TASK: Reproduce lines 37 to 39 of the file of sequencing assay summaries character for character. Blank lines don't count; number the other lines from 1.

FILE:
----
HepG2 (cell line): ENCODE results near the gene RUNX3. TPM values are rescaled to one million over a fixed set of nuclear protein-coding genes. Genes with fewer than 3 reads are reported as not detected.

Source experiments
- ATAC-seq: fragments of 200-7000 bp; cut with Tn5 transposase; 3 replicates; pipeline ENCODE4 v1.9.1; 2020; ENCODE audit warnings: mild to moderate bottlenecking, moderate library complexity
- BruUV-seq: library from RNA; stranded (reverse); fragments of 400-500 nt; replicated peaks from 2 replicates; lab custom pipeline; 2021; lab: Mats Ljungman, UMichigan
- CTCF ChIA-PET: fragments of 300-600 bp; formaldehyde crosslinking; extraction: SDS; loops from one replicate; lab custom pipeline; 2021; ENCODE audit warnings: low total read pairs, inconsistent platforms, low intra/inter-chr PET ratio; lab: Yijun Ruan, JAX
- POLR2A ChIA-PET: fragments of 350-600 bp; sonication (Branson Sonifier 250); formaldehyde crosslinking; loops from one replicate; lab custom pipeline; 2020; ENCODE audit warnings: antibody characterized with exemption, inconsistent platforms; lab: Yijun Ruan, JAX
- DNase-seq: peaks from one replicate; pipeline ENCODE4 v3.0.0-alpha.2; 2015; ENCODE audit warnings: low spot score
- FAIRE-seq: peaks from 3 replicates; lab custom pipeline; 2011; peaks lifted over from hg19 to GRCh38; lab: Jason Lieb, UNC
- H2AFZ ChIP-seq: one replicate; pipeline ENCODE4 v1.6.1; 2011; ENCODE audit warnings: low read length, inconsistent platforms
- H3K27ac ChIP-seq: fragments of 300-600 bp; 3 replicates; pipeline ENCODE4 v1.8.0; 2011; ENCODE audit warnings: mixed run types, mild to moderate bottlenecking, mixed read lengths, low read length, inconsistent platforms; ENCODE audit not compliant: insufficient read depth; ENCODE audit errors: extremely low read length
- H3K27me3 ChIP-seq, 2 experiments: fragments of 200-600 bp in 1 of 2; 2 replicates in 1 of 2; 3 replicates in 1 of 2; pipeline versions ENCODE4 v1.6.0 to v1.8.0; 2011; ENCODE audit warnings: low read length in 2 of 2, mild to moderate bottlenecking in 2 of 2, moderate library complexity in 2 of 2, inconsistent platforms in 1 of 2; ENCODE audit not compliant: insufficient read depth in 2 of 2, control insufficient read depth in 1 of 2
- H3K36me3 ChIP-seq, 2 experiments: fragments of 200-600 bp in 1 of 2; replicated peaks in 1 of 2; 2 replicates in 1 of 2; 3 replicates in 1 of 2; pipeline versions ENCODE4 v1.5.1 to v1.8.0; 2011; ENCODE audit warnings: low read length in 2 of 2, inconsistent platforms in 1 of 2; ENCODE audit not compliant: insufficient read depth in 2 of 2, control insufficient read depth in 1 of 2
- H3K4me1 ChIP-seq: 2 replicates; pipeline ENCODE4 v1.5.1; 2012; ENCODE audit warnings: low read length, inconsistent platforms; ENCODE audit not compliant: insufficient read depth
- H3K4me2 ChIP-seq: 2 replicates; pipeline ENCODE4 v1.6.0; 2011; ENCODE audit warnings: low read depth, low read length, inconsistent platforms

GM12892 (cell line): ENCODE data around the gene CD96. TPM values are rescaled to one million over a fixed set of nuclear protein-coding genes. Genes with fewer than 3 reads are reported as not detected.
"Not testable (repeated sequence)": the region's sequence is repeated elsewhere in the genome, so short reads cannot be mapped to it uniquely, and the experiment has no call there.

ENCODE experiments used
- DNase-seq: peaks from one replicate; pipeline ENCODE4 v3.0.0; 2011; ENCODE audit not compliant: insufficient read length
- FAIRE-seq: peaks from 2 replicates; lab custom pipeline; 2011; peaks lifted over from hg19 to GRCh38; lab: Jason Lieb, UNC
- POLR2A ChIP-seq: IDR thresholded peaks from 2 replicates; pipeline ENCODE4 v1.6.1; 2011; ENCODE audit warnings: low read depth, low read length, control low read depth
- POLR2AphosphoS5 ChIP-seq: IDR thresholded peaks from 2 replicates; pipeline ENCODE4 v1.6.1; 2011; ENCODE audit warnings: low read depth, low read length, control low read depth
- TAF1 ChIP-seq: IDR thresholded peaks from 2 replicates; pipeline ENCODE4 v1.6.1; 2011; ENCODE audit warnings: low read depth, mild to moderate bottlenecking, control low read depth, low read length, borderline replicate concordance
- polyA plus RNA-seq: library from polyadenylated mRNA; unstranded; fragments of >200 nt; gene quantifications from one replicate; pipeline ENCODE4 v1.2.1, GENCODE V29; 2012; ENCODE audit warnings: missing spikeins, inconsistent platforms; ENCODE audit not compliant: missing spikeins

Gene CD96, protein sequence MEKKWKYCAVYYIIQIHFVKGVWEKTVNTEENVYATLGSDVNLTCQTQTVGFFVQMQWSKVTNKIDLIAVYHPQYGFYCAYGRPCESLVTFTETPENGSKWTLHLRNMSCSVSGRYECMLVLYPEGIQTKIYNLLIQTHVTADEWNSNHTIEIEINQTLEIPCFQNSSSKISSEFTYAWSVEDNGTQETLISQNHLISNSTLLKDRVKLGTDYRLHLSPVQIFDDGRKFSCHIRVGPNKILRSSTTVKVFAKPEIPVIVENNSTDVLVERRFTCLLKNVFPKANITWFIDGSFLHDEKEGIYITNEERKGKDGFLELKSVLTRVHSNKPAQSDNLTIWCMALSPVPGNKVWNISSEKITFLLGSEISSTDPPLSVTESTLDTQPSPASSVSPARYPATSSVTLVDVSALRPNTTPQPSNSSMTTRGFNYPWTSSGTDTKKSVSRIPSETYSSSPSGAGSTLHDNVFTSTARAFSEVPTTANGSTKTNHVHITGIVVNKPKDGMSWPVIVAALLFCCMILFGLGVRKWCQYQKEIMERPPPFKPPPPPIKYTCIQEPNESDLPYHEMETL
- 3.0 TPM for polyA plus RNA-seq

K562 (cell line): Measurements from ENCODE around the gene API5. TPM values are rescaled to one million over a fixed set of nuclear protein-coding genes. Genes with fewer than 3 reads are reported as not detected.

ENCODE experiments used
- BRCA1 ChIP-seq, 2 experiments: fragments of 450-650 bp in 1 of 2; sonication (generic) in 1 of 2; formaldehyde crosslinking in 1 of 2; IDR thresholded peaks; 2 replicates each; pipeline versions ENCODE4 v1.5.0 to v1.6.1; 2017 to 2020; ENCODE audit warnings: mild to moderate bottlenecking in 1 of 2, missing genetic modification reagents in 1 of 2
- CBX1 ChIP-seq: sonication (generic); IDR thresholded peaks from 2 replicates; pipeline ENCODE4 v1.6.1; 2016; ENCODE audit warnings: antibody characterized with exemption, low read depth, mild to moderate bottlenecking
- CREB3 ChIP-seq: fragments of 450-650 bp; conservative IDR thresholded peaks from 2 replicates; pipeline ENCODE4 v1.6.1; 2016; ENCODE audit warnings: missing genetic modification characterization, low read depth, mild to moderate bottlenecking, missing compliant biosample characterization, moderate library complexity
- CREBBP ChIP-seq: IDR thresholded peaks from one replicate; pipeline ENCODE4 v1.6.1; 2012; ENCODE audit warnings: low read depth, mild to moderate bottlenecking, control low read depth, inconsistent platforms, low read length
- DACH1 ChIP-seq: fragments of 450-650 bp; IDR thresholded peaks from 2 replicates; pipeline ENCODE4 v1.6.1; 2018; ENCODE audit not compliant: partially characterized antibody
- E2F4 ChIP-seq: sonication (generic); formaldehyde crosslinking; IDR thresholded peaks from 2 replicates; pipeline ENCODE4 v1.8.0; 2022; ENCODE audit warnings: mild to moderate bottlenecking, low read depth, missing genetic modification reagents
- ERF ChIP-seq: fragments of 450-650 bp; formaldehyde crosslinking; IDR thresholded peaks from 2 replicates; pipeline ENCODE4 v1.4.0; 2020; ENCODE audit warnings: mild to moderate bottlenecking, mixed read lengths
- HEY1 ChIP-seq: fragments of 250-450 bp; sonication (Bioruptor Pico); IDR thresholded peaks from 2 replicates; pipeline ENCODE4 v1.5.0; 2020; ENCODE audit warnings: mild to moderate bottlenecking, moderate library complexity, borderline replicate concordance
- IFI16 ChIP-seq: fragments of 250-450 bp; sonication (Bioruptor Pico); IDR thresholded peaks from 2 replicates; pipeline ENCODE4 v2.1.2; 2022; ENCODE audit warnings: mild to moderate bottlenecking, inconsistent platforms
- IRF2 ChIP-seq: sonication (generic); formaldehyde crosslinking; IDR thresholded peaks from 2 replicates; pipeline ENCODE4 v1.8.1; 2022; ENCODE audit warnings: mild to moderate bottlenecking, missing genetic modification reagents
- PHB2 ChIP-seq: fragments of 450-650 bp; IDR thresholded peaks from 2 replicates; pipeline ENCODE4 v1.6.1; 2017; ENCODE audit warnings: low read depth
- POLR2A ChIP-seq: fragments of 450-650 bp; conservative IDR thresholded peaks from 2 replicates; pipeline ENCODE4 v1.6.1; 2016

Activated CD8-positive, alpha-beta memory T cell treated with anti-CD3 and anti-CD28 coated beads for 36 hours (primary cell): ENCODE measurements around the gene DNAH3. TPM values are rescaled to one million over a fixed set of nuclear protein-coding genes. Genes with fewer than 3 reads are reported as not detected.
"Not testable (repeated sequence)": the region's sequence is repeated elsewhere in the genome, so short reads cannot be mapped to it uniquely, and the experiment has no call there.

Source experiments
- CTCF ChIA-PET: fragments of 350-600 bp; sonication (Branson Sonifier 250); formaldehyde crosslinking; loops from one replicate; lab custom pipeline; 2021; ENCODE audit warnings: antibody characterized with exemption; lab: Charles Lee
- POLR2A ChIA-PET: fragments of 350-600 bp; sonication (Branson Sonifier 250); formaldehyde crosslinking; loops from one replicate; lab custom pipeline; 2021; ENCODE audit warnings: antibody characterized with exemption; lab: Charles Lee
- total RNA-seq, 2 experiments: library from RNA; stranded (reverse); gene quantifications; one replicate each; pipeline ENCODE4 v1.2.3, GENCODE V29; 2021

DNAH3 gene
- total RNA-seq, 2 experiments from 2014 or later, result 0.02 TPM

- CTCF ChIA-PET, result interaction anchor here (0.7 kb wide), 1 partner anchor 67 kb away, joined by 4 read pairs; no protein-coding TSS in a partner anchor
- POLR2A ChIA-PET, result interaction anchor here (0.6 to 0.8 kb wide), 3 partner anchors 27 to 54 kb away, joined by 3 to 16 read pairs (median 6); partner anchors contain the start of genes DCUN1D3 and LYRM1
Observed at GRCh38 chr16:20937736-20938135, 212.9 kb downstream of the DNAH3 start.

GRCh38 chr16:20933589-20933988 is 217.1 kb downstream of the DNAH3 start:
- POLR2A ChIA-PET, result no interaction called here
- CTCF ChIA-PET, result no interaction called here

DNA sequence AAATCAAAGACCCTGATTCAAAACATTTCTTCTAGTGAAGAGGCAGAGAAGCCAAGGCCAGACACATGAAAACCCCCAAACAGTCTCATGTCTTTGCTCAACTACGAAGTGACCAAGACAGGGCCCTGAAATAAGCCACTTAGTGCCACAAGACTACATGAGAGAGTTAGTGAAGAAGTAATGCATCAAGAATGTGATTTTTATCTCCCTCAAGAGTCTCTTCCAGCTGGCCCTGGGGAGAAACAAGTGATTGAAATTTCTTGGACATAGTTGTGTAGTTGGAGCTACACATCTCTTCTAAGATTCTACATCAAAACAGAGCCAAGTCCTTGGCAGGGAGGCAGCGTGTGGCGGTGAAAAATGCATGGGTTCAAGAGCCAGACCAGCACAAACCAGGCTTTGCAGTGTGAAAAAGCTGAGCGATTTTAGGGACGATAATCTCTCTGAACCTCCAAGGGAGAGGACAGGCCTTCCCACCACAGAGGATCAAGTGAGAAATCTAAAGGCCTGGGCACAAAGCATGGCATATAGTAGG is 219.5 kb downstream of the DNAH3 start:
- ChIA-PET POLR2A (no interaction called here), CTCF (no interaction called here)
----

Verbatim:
- IRF2 ChIP-seq: sonication (generic); formaldehyde crosslinking; IDR thresholded peaks from 2 replicates; pipeline ENCODE4 v1.8.1; 2022; ENCODE audit warnings: mild to moderate bottlenecking, missing genetic modification reagents
- PHB2 ChIP-seq: fragments of 450-650 bp; IDR thresholded peaks from 2 replicates; pipeline ENCODE4 v1.6.1; 2017; ENCODE audit warnings: low read depth
- POLR2A ChIP-seq: fragments of 450-650 bp; conservative IDR thresholded peaks from 2 replicates; pipeline ENCODE4 v1.6.1; 2016